Crossing over to a new dimension
Nemetschek sees Vectorworks 2011 as a milestone for the firm. Liam Southwood puts it through its paces
Nemetschek Vectorworks 2011, released earlier this year, is described by the company’s chief executive Sean Flaherty as a “milestone release… the largest ever”, incorporating a whole raft of new features to persuade the existing 450,000-strong worldwide user base to upgrade.
In this latest version, the aim has been to deliver convincing 3D tools and functionality, and offer a product that can produce presentation drawings and renders, model in 3D and generally “do bim” at a fraction of the cost of some other products on the market.
To achieve this a number of features have been introduced: Maxon’s Cinema 4D render engine has been integrated (as Renderworks); object modelling improved with push-pull tools which add Sketchup-like functionality; and there are new ways to convert 2D objects to 3D shapes with full nurbs characteristics as well as the reverse functions to extract 2D profiles from 3D objects. Building design in 3D benefits from new tools and methods: slabs, wall styles stairs and planar graphics. Text and dimensioning tools have had a makeover and improvements include wysiwyg previews, control of output via styles and integrated spellchecking.
Interoperability with other cad packages is catered for using industry standard IFC file exchange protocols for bim, a Sketchup importer and 2011 DWG exchange for everything else. Referencing external files sort of works and there is even a built-in batch output manager. Nemetschek is also introducing subscription licensing (for UK and US users initially) for the first time. This is marketed as Vectorworks Service Select and delivers product upgrades, resources, support and training for an annual fee.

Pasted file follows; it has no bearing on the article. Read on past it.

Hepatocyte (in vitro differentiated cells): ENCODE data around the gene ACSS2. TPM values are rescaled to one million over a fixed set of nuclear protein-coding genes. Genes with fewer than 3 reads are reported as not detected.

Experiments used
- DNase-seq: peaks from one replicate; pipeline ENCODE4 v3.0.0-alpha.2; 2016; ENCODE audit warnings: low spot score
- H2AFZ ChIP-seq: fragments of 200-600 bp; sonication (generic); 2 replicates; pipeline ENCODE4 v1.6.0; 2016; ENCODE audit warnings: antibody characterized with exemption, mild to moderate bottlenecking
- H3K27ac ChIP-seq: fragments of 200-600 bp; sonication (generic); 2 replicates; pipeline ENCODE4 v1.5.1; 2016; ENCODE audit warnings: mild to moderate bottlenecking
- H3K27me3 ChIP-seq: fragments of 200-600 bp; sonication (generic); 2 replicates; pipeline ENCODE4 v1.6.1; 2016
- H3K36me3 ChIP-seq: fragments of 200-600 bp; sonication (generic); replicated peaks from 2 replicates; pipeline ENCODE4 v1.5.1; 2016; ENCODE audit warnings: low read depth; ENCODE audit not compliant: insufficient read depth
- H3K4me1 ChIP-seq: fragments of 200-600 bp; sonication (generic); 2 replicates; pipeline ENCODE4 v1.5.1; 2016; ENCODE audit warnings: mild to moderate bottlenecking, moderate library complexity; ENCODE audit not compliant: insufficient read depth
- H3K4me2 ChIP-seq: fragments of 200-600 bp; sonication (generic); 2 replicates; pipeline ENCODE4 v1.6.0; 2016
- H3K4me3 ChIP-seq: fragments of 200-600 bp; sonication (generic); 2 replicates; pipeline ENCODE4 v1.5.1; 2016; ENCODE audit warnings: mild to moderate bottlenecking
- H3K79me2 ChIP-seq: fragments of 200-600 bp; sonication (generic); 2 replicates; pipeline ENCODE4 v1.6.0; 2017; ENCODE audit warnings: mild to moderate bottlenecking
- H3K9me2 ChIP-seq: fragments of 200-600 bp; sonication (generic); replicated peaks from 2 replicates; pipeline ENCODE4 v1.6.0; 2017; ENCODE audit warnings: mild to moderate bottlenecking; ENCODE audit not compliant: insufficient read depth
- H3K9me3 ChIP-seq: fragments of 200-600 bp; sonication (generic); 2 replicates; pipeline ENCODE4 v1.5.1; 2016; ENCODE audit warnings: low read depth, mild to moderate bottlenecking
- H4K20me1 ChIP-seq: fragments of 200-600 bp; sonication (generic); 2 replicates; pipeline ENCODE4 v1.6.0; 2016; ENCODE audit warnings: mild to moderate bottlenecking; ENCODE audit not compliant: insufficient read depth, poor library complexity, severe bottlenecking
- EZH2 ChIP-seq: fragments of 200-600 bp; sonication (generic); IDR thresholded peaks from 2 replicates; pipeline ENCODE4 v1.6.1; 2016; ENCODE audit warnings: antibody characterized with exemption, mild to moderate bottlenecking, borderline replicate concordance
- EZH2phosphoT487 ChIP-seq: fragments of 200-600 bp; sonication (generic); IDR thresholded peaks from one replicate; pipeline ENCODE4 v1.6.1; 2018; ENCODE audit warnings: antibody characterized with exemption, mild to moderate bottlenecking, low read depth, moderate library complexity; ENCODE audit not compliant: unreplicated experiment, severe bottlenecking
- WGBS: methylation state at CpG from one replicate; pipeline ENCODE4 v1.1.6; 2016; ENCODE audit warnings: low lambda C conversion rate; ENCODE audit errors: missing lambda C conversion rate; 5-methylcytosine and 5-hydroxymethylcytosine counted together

It aims to model in 3D and ’do bim’ at a fraction of the cost of some
In use, Vectorworks Architecture is as responsive and intuitive as you would expect from a product that has been around for so long. The new 2D/3D environment is convincing, and tools incorporate sensible workflows which don’t require huge amounts of front-loaded configuration. The info palette offers easy access to object management, and drafting aids make accurate creation and modification of elements a doddle. I’m also happy to report that on-the-fly renders of simple building models appeared without any tedious waiting. There are reports of some issues with materials from previous versions not making it through to the new Renderworks engine. However, the reported 5x speed improvement makes the pain of reconfiguring a scene worth it.
These are interesting times for Nemetschek. Autocad is now available for Mac users after a long absence and Autodesk will be looking to take business away. Clients, contractors and publicly funded bodies are increasingly insisting on bim for projects – an area where Vectorworks has been perceived to be weak in the past.
In response, VW2011 has made a big play at nudging users down the 3D/bim road without radically changing the environment they are used to. Add batch printing and decent quality rendering at a highly competitive price and you get an attractive package.
The point of failure, should there be one, will be the same as for every other bim product – end user acceptance. Reviewing this product, I got the impression that in simplicity versus functionality, Nemetschek Vectorworks has erred too far towards the former. Posters on the company forums are already complaining, for example, that the door tool doesn’t allow doors to be sized to structural openings and that long-requested simplification of file referencing has still to be implemented.
As with other bim tools, my concern is that as soon as an architect wishes to model something non-standard they suddenly need to be a cad systems expert as well as a competent designer.
Liam Southwood is director of IT support provider nittygritty.net